‘She has come. She has come for me.’
Melmoth unravels as a brooding, morose, gothic tale of a wanderer, a woman, an ancient mythical monster that resides in the darkest corners and bears witness to all the evils that unfold just when you think no-one is watching. Sarah Perry does complete justice to the atmosphere and tone of the book, at times, legitimately, spine-chilling, tempting you to take a quick peek over your shoulder, just to make sure no-one is watching. Continue reading
With this duology, I’m assured of Sarah Moss as a writer of incredible nuance, intelligence, observation, elegance and style. Signs for Lost Children picks up just where Bodies of Light left, so I’d really encourage one to start with Bodies of Light before they try this as the motivations of these characters, the backstories and context would all be lost by starting directly here.
Bodies of Light triumphs in its themes, but rushes through the years. Signs for Lost Children, on the other hand, is set across a single year following Ally’s marriage. Continue reading
This was my first brush with Barnes, and needless to say, I was quite floored by the brilliance of this mighty little book. The Sense of An Ending is an examination of memory and history, and the convergence of these grand themes from an unreliable, delusional narrator: Tony Webster, an old man looking back on particular events of his life. It’s an intricate portrayal of how unreliable memories can be, how we might edit things out and recreate histories of ourselves, how certain unpleasant memories can be repressed and modified into versions we ’d like to present instead. Continue reading
I finally read The Secret History by Donna Tartt and my reading experience, on the whole, was rather mixed. I have captured my thoughts mid-way through and on completion of the book. I’d love to know if the things that didn’t work for me were aspects that got in the way for you too. Continue reading
As readers, we are always trying to set and manage TBRs, there are books we separately want to get to and sometimes lists help in sorting what those priority books are. I’m generally horrible with TBRs, but I thought it would be fun to set aside a list of 10 acclaimed works that I’d like to read this year! There’s a mish-mash of modern classics, shorter/chunkier ones, and must-read books that have long been on my radar.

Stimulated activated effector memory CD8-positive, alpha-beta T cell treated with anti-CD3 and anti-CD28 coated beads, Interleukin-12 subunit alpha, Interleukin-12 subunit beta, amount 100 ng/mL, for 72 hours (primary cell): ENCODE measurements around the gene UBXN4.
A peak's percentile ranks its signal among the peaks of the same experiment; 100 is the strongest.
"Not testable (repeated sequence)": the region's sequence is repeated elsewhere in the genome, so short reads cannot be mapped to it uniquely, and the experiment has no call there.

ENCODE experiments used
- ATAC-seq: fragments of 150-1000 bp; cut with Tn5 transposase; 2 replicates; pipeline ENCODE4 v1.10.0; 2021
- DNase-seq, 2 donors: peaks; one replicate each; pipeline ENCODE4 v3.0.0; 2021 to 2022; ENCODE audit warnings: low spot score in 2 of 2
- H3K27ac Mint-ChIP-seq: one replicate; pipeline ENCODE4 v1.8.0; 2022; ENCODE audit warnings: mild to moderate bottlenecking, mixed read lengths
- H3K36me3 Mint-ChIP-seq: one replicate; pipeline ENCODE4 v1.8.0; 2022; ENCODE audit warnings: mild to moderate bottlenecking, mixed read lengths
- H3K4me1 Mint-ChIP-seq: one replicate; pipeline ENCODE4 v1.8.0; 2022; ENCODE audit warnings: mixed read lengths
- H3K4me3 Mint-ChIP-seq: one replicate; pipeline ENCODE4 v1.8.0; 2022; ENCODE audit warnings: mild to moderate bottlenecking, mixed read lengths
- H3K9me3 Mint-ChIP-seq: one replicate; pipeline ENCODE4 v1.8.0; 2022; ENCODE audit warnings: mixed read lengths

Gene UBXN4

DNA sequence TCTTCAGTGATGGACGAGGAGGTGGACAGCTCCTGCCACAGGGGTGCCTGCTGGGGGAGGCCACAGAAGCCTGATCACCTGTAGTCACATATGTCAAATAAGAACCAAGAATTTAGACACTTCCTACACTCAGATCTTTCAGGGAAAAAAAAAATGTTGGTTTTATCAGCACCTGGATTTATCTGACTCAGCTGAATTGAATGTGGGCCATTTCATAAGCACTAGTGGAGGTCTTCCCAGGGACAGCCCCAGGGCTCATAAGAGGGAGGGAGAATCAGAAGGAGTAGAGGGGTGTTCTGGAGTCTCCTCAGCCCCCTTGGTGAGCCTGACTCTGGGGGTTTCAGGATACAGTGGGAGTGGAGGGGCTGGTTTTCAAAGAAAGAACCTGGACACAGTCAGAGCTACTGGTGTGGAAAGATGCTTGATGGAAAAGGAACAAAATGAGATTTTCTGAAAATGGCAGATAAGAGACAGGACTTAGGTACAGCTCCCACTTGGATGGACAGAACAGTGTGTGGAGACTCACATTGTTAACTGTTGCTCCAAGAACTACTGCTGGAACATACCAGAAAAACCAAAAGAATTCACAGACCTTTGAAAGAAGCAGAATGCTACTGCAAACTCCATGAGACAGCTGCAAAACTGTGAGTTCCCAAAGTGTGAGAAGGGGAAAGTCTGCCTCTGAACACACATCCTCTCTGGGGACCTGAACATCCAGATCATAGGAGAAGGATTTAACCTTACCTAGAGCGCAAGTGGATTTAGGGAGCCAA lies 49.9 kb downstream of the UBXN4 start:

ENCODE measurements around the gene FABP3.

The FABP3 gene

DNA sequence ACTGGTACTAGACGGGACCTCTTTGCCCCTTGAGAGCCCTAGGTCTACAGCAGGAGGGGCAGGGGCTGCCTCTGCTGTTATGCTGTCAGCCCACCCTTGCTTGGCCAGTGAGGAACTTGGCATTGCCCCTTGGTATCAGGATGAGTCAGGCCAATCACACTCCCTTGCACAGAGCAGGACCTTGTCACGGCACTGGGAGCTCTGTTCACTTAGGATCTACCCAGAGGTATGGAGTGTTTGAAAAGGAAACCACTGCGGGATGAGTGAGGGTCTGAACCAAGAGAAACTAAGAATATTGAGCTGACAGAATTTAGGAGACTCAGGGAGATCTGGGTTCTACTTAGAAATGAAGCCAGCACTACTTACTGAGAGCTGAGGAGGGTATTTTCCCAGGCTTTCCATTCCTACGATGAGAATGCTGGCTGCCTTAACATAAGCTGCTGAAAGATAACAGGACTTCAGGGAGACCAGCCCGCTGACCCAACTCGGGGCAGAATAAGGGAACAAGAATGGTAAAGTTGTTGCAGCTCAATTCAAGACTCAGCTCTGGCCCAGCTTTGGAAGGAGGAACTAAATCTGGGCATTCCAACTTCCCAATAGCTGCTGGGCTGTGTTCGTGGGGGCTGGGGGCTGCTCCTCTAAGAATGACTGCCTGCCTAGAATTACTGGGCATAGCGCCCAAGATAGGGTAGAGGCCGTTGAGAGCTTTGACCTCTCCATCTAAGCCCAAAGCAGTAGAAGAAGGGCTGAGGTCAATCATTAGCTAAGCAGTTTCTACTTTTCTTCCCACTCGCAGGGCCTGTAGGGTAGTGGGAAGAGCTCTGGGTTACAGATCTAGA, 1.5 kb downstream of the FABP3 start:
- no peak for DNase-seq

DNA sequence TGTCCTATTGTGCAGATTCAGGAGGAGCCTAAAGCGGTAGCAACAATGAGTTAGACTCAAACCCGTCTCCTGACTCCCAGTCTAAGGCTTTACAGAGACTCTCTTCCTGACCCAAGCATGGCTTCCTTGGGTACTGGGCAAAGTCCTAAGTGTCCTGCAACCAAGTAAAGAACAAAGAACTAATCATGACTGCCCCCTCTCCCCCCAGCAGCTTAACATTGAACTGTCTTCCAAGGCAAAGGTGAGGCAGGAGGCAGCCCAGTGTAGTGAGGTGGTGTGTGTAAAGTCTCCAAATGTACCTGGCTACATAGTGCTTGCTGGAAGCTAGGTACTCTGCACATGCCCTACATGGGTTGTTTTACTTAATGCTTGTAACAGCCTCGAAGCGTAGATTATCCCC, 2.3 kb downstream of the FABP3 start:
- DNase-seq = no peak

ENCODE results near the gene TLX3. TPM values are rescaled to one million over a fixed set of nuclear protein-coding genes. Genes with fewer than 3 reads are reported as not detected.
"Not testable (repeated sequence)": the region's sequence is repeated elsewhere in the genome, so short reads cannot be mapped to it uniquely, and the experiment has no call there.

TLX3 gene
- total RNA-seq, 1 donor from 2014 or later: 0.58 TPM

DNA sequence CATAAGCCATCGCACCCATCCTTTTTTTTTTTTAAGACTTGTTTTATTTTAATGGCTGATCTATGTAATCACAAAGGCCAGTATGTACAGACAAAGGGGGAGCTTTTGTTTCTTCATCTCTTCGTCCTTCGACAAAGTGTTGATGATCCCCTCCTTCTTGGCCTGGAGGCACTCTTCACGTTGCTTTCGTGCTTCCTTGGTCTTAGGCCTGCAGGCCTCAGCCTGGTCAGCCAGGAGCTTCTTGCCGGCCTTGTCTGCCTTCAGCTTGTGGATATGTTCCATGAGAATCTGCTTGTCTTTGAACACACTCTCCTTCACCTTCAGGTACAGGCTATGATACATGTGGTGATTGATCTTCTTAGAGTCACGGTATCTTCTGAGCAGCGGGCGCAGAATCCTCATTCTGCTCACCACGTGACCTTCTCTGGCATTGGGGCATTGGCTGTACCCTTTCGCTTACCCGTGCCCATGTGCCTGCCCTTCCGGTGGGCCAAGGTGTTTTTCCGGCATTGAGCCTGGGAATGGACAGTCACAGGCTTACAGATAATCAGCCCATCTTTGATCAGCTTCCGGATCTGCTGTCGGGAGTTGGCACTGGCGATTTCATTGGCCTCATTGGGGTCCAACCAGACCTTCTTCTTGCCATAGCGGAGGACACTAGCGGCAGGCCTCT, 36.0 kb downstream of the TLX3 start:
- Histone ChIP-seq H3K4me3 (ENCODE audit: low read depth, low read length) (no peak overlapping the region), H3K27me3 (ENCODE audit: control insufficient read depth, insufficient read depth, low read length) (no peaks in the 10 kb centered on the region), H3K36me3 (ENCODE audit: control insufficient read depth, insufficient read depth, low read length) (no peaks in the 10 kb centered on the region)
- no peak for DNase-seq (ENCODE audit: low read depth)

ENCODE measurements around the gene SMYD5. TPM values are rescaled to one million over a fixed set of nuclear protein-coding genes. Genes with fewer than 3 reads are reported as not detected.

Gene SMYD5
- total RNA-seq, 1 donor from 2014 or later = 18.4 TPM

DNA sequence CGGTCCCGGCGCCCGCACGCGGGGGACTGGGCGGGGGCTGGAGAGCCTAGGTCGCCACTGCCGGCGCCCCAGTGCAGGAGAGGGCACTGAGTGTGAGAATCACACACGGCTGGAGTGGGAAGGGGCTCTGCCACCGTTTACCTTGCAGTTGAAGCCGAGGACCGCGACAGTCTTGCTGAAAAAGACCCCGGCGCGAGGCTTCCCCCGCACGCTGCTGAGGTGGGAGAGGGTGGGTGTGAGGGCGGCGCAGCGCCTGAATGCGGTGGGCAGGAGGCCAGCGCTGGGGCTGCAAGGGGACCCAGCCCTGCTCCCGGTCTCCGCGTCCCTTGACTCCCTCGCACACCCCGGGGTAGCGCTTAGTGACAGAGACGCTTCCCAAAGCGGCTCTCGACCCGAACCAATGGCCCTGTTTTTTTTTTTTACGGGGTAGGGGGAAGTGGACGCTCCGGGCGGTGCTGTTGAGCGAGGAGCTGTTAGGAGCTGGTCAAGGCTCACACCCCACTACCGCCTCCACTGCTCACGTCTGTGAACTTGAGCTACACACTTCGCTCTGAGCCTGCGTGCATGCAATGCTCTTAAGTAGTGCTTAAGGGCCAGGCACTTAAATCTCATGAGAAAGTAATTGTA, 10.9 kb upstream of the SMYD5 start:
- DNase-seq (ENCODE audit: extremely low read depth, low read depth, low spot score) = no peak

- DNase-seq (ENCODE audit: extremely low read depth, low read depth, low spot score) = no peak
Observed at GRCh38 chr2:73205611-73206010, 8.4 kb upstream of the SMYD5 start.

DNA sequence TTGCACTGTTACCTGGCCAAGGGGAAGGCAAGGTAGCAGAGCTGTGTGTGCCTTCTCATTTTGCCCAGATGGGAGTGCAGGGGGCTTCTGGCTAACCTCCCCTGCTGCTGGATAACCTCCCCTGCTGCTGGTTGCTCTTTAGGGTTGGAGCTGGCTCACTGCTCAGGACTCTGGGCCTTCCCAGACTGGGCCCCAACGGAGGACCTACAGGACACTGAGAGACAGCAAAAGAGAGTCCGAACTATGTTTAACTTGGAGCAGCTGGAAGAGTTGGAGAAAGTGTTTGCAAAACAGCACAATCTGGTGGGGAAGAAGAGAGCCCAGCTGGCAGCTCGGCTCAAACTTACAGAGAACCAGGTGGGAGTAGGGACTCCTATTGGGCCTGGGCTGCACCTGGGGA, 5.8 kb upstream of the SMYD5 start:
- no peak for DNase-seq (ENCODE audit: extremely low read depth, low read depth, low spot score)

Category: Classics, Historical, Gothic Fiction
Author: Daphne du Maurier
What could I possibly say that hasn’t already been said? Rebecca is a book that doesn’t really need a review. So, very simply put, my three word review: I loved it.
Having read Rebecca, you cannot not picture Manderley, its coastal cliffs & waters, the white azaleas in the Happy Valley, the battalion of lush, blood-red rhododendrons; its serene, yet fierce & restrained beauty. Continue reading
Category: Historical Fiction
Author: Allison Amend
This book was such a pleasant surprise! Enchanted Islands follows the story of Frances Conway, starting from her childhood all the way till she is very old. I absolutely loved this charming, emotional, honest and far from ordinary life of Frances Conway. Right from her childhood in Duluth to her adolescent years in Chicago to Nebraska, to Galapagos Islands for most part and finally to San Francisco, its such an incredible journey that doesn’t skip a beat. Continue reading
Category: Literary Contemporary Fiction
Author: Sarah Moss
It’s been almost a year since I read The Tidal Zone, but if someone were to ask me which was the best opening chapter that I’ve read in recent times, in a blink of an eye I’d say this one. I remember reading the first chapter, pausing for a moment and realising that I wanted to slowly savour and yet devour this book all at once. Here’s a little snippet of how it all starts.